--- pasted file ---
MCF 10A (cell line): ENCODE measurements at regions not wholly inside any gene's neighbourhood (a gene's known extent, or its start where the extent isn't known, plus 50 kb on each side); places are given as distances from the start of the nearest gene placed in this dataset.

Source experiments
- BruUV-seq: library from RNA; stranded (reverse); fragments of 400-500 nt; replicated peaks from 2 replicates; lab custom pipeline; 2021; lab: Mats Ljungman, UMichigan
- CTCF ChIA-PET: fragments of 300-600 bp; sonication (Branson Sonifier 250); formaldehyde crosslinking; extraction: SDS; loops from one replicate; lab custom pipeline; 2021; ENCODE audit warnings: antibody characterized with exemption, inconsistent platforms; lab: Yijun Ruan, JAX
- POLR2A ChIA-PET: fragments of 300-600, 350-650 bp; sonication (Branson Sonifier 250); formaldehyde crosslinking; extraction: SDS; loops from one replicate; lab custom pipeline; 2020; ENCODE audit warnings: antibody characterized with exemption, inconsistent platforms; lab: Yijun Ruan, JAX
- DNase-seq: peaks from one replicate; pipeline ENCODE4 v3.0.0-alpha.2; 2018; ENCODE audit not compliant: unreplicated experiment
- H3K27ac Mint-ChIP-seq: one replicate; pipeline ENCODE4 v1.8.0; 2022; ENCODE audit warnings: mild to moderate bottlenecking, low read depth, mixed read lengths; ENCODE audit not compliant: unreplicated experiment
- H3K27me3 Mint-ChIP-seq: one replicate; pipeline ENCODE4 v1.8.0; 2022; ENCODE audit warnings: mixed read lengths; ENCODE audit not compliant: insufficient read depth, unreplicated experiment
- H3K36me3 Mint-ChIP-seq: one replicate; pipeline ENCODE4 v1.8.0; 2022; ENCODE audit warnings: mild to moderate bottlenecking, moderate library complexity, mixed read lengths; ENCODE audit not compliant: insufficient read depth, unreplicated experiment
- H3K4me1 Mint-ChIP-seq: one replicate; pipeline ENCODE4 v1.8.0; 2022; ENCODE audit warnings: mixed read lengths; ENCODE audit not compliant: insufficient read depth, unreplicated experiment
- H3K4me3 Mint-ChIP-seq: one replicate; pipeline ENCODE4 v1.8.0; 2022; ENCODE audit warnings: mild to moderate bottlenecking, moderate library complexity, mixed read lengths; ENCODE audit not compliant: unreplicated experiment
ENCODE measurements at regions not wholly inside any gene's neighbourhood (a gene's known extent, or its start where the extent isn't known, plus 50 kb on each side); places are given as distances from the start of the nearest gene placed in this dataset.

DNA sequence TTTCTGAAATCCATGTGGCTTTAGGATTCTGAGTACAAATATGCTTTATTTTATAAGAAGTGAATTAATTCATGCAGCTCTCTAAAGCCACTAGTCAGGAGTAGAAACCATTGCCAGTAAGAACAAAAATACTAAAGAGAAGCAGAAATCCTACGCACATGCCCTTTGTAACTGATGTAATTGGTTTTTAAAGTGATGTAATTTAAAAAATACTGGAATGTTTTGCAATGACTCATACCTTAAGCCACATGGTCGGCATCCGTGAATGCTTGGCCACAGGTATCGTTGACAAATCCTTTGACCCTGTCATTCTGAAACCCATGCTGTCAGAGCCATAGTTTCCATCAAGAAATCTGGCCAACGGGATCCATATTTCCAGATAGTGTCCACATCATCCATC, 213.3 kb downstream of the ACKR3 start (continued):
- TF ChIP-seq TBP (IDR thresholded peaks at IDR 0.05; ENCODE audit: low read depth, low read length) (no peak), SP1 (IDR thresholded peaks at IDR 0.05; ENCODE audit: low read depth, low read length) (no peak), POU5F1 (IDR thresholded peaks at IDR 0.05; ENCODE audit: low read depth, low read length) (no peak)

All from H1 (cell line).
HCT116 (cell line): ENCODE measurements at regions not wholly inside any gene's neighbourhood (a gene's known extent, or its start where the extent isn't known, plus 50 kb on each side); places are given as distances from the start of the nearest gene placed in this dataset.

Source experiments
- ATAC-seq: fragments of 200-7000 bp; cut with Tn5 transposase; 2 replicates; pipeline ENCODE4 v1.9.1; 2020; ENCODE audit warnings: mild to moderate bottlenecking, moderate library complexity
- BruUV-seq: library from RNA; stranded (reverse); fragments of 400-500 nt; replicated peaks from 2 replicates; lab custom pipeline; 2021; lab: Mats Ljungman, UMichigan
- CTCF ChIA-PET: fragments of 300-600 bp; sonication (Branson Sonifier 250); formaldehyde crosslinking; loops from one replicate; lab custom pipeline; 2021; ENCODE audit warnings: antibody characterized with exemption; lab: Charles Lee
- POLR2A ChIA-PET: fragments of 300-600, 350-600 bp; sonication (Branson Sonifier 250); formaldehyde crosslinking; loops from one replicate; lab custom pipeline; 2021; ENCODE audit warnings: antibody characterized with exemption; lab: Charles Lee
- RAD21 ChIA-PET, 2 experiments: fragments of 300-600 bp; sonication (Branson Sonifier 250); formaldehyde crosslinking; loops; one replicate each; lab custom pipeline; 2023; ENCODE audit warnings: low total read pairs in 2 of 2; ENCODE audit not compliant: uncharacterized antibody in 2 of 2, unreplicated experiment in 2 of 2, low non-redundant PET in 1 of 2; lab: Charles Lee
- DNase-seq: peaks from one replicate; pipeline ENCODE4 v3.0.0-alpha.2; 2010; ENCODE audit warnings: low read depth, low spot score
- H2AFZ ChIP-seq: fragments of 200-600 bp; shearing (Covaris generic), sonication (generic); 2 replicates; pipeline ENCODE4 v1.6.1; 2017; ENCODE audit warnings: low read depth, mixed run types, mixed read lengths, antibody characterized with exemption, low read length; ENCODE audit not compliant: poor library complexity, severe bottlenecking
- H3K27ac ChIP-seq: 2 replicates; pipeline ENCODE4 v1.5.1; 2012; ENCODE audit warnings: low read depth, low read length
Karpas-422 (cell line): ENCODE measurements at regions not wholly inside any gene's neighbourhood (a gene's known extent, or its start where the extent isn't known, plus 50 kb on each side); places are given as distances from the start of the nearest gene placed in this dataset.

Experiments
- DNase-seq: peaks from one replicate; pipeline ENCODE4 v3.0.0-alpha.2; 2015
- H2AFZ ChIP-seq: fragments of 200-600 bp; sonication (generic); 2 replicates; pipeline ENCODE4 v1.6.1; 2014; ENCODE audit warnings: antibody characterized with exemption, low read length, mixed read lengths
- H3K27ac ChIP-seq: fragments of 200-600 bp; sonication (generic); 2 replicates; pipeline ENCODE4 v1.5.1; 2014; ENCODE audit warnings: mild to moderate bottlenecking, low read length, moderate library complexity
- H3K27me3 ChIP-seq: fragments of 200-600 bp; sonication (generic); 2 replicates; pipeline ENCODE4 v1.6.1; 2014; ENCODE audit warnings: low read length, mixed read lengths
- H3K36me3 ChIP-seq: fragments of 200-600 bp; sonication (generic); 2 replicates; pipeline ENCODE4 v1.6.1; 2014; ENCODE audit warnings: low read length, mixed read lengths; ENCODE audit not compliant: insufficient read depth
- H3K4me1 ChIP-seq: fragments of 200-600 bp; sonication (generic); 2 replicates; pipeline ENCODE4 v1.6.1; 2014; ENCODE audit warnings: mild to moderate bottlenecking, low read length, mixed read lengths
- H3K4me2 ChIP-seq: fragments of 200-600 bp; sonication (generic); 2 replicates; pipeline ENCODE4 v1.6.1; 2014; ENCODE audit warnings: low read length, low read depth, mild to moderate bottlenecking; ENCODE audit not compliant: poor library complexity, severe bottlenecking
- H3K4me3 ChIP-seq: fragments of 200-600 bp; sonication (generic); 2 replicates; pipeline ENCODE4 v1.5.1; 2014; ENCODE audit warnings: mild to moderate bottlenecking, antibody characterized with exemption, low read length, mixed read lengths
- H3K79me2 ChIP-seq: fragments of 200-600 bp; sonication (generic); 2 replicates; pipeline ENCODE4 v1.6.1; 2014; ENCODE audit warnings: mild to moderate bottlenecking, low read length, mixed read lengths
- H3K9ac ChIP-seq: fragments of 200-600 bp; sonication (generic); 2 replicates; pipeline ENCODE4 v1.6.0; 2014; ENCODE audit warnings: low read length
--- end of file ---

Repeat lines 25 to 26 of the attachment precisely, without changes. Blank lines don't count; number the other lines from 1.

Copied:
- H3K27ac ChIP-seq: 2 replicates; pipeline ENCODE4 v1.5.1; 2012; ENCODE audit warnings: low read depth, low read length
Karpas-422 (cell line): ENCODE measurements at regions not wholly inside any gene's neighbourhood (a gene's known extent, or its start where the extent isn't known, plus 50 kb on each side); places are given as distances from the start of the nearest gene placed in this dataset.